Vandalism in Arizona Shows the Internet’s Vulnerability

Computers, cellphones and landlines in Arizona were knocked out of service for hours, ATMs stopped working, 911 systems were disrupted and businesses were unable to process credit card transactions -- all because vandals sliced through a fiber-optic Internet cable buried in the rocky desert.

The Internet outage did more than underscore just how dependent modern society has become on high technology. It raised questions about the vulnerability of the nation's Internet infrastructure.

Alex Juarez, a spokesman for Internet service provider CenturyLink, said the problem was first reported around noon Wednesday, with customer complaints pouring in from an area extending from the northern edges of Phoenix to cities like Flagstaff, Prescott, Page and Sedona. Service began coming back within a few hours and was reported fully restored by about 3 a.m. Thursday.

CenturyLink blamed vandalism, and police are investigating.

The severed CenturyLink-owned cable -- actually, a set of cables bundled together in a black conduit a few inches in diameter -- was buried several feet under the rocky soil in a dry wash, about a quarter-mile from the nearest houses.

Investigators believe the vandals were looking for copper wire -- which can fetch high prices as scrap -- but didn't find any after cutting all the way through the cable, probably with power tools, Phoenix police spokesman Officer James Holmes said.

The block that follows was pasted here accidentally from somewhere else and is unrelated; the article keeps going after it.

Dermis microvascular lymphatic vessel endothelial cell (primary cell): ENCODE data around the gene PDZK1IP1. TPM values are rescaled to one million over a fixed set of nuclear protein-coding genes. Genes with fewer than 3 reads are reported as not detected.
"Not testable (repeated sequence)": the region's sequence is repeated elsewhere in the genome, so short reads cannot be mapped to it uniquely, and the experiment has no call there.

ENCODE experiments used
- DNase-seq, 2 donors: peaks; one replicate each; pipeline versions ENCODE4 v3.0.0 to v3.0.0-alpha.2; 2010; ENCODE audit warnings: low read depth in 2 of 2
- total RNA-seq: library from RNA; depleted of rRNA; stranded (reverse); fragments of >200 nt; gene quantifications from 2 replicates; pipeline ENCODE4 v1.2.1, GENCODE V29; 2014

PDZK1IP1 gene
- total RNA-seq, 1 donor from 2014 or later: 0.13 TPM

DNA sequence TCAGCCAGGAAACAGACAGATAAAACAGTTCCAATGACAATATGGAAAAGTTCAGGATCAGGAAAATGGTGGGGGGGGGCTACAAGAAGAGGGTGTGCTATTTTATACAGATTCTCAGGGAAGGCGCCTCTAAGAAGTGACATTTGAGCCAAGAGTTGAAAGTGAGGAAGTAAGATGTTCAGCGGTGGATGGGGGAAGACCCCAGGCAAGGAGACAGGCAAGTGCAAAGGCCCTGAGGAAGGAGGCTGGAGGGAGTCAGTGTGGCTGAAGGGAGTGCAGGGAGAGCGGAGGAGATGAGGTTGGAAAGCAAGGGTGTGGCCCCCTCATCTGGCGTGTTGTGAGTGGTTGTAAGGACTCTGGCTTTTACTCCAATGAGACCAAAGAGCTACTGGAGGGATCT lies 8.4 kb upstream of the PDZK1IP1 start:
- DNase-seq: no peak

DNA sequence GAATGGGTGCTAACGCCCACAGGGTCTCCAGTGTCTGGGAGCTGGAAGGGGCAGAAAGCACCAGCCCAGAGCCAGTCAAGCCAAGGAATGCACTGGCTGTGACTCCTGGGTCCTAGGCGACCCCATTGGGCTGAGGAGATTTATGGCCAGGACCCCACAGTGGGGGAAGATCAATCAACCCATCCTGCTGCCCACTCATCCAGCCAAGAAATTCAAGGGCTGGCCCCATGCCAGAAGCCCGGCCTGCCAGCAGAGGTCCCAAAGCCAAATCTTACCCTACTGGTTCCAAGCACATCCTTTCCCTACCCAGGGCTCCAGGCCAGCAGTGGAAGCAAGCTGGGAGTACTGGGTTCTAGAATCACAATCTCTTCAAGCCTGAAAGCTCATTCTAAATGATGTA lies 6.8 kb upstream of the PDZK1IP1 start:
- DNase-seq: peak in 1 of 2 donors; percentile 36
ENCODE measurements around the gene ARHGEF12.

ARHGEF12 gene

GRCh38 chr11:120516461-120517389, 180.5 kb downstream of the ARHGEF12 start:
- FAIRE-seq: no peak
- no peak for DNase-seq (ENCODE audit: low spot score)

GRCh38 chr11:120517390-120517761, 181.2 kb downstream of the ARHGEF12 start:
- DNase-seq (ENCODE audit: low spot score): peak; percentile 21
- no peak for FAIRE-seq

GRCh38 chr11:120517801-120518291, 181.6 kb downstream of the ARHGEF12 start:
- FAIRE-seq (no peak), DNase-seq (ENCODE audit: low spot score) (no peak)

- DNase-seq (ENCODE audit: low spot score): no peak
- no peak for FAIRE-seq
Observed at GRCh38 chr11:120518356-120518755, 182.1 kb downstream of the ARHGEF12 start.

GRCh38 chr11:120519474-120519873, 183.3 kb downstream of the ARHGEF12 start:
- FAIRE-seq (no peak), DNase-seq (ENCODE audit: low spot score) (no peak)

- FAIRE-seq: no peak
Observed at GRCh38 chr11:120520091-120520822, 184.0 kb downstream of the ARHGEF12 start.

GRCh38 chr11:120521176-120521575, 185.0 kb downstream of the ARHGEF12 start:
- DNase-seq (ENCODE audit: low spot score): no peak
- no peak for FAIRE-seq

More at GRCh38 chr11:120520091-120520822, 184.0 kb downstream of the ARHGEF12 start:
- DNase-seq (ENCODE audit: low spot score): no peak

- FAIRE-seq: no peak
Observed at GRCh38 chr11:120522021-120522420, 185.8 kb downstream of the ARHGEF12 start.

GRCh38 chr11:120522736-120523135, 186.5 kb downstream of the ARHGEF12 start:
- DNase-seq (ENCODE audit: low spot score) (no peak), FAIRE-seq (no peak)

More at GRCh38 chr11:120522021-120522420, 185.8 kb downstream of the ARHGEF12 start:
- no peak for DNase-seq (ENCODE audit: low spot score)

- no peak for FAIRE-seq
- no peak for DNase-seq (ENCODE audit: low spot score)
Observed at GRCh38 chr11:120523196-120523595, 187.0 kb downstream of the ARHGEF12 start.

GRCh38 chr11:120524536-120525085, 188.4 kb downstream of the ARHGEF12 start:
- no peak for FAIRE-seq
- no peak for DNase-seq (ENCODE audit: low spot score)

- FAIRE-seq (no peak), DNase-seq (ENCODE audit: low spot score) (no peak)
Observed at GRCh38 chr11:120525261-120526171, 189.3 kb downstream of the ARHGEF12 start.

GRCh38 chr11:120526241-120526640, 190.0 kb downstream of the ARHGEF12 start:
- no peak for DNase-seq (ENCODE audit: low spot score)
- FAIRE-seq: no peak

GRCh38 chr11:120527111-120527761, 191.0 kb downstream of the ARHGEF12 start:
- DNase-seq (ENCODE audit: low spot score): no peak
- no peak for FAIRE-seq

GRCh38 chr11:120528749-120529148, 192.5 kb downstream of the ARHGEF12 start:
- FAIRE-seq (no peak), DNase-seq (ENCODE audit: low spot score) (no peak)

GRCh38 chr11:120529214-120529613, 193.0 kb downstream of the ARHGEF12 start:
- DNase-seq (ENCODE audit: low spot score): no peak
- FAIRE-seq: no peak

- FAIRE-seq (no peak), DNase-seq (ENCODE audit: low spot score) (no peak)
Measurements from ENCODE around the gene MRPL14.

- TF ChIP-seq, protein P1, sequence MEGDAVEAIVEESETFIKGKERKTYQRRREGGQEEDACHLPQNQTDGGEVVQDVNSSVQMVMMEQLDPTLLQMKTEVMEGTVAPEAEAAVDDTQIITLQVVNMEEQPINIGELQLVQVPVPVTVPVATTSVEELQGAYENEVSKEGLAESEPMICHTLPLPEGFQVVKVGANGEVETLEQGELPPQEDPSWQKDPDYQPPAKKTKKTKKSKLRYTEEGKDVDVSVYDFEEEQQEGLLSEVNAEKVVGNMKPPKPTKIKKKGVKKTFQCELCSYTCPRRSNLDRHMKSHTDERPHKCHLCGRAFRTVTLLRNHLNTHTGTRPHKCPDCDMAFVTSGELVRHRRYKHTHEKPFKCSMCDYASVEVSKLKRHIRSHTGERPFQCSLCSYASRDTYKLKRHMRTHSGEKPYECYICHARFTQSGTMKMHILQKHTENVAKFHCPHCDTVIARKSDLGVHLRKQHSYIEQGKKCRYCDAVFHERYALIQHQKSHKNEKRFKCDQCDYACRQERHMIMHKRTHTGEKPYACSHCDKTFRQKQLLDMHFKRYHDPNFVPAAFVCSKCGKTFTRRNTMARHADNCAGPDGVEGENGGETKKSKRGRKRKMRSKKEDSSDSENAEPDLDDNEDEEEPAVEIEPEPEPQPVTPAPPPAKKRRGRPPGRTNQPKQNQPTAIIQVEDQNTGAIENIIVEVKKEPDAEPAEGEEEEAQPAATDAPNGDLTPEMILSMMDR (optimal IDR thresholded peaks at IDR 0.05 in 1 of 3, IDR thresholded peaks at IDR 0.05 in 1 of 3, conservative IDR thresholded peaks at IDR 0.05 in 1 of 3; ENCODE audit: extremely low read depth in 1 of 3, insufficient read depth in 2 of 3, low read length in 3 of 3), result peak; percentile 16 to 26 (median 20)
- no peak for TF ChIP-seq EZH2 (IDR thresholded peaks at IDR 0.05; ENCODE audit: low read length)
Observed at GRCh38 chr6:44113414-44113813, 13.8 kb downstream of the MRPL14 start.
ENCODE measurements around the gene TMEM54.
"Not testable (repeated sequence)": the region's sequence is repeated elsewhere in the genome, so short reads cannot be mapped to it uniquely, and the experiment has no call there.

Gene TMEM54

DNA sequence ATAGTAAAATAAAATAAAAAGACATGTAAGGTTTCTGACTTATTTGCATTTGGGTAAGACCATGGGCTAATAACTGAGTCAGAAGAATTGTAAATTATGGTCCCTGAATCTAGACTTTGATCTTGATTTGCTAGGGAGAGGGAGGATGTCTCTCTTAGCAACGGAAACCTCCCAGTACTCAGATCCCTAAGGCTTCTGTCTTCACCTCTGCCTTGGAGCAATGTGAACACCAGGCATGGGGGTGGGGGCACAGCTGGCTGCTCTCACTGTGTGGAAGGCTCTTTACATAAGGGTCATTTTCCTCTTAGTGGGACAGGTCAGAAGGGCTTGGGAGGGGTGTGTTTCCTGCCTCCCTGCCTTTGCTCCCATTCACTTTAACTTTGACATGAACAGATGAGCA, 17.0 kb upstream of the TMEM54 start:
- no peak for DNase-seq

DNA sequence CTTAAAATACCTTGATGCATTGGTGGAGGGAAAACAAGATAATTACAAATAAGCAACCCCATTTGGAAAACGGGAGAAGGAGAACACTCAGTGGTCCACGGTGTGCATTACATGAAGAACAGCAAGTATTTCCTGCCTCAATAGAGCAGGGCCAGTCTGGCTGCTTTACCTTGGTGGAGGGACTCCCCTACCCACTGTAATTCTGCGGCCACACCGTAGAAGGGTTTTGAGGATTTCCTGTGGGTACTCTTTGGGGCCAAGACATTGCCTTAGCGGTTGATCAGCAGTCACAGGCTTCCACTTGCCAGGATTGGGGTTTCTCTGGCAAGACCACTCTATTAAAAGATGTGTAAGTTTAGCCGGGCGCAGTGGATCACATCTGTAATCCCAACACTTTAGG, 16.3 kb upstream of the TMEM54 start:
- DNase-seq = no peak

"Your average house saw and wire cutters wouldn't do it," Holmes said. He said the damage was estimated at $6,000.

As the outage spread, CenturyLink technicians began the long, tedious process of inspecting the line mile by mile. They eventually located the cut in the cable and spliced it back together.

CenturyLink gave no estimate of how many people were affected, but the outage was far-reaching because other cellphone, TV and Internet providers use the cable, too, under leasing arrangements with the company.

Such networks often have built-in redundancies...

Comments are closed.